How To Love

Once upon a time, most Westerners learned how to love by sitting in church and listening to stories from, and exposition upon, the Bible. Regardless of sometimes mixed messages, this had its effects, and people did learn how to love.

That way of life, however, is mostly gone. In its wake, most Westerners have learned to see the world through dark lenses. And so a thousand decent and peaceful people may cross our field of view every day, but we don’t see them. We see, rather, the threatening, the corrupt, and those who act stupidly. This is something we need to get past.

The opposite model is one that an old friend of mine expressed:

Seriously speaking, with age comes a deeper view of beautiful. Wherever I go, I notice on every street many beautiful people, all the time.

That is the right way to live, both for one’s own sake and for the benefit of others. This is how your inner life breaks out of the world’s dark shell and begins to function.

If we wish to be healthy and enjoy fulfilling lives, it’s crucial for us to be like my friend: To notice beauty when it appears. To focus on it, to grasp for its essence.

A Simple Exercise

Cultivating love is easy, and I have a very simple exercise that anyone can do; an exercise that will cultivate love in you. Here it is:

  1. Go to a train station. (Or any other place with lots of people coming and going.)
  2. Find a comfortable spot and watch people. See them as individuals. Focus on them, one at a time.
  3. Try to sense their desires and their motives. Let yourself operate instinctively rather than methodically.
  4. Then, think about how these people could have been, save for accidents of birth, people you would have loved. Look at a young man, for example… he could have been your brother in “another life,” or your father, or a friend.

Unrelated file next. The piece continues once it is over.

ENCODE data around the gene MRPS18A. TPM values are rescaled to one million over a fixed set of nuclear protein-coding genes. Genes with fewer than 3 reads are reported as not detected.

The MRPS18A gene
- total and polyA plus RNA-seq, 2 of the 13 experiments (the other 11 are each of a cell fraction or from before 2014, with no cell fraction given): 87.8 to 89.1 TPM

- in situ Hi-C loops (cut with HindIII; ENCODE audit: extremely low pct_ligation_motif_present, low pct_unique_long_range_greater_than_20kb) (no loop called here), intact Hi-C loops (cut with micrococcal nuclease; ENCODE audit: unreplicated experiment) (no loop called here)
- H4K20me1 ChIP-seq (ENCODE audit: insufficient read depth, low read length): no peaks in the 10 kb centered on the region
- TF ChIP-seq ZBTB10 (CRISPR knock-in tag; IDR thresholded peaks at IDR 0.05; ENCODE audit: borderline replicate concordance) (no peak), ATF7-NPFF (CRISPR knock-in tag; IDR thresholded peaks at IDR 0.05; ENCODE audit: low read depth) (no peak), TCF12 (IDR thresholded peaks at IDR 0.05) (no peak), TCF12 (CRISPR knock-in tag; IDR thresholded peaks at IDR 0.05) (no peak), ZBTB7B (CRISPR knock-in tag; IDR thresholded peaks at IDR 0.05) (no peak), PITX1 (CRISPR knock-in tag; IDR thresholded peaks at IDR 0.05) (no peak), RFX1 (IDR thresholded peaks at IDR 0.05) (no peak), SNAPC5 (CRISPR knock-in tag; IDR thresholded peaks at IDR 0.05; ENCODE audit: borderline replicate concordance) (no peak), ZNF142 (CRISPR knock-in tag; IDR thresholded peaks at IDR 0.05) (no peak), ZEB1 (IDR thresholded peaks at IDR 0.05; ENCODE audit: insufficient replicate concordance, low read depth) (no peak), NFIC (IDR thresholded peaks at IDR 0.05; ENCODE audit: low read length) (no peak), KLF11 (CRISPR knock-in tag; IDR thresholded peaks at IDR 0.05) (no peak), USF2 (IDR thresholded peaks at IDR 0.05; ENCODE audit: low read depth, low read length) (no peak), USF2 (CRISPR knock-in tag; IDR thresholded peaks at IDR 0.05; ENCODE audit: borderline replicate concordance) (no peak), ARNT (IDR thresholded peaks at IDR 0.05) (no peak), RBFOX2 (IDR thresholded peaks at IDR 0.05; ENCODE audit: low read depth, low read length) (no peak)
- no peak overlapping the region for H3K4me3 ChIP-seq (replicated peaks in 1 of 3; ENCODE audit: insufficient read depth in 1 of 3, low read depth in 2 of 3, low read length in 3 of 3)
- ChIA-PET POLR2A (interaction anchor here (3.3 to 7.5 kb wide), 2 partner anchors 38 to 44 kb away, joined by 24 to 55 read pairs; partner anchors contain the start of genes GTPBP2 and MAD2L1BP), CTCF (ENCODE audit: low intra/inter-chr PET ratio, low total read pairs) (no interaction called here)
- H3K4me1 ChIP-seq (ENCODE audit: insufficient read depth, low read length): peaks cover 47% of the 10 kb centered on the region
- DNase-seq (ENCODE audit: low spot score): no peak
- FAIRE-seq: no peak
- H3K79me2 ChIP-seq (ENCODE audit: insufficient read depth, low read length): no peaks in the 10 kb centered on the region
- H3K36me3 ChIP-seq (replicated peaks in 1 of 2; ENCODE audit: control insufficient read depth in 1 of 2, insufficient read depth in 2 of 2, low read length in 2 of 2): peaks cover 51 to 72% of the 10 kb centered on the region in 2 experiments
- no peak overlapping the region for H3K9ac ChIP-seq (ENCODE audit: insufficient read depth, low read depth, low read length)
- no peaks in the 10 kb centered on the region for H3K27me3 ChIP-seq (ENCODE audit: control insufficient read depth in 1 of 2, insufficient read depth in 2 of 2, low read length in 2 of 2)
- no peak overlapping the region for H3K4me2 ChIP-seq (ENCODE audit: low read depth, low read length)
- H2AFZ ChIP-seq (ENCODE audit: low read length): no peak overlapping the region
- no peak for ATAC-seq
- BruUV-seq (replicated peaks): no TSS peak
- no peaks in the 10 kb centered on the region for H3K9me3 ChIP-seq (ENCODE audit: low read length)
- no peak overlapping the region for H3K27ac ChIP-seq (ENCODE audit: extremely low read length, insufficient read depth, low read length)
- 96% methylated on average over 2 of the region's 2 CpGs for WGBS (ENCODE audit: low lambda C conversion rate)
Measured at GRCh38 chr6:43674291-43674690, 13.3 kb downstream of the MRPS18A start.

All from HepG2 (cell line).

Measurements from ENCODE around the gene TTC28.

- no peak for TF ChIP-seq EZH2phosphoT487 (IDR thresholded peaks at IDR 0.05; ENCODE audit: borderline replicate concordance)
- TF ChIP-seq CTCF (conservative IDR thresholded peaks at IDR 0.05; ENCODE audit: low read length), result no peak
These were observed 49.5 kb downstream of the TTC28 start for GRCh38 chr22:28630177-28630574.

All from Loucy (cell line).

5. Run this exercise on person after person: Look at them, try to sense their essence, empathize with them. In another circumstance, they might have been your beloved aunt or uncle, your child, your husband or your wife.

In short, see these people, look as deeply into them as you can, even if you can’t be sure. Then find ways to love them. By doing this, you are drawing upon your inner life; you are enriching it and developing it.

Supplemental Material

The exercise above is truly all you need to build love into yourself. I’m hesitant to add anything to it; I don’t want to distract your attention.

I will, however, give you one piece of supplemental material; but first please understand that this is just a supplement. Reading cannot replace doing the actual work. You must do the exercise.

Here is the classic passage on love, and one which remains transcendent, 1st Corinthians 13. Please try to read it slowly, without mixing religion into it:

If I speak with the tongues of men and of angels, but have not love, I am like a sounding brass, or a clanging cymbal. And if I have the gift of prophecy, and know all mysteries and all knowledge; and if I have all faith, so as to remove mountains, but have not love, I am nothing. And if I bestow all my goods to feed the poor, and if I give my body to be burned, but have not love, it profits me nothing.

Love suffers long, and is kind; love does not envy; love does not vaunt itself, is not puffed up, does not behave itself improperly, seeks not its own, is not provoked, takes no account of evil; rejoices not in unrighteousness, but rejoices with the truth; bears all things, believes all things, hopes all things, endures all things.

Love never fails. If there be prophecies, they will be done away; if there be tongues, they will cease; if there be knowledge, it will be done away. For we know in part, and we prophesy in part; but when that which is perfect is come, that which is in part will be done away. When I was a child, I spoke as a child, I felt as a child, I thought as a child: now that I am become a man, I have put away childish things.

For now we see in a mirror, darkly; but then face to face: now I know in part; but then will I know fully, even as I am known.

Now abides faith, hope, love, these three; and the greatest of these is love.

**

Paul Rosenberg

freemansperspective.com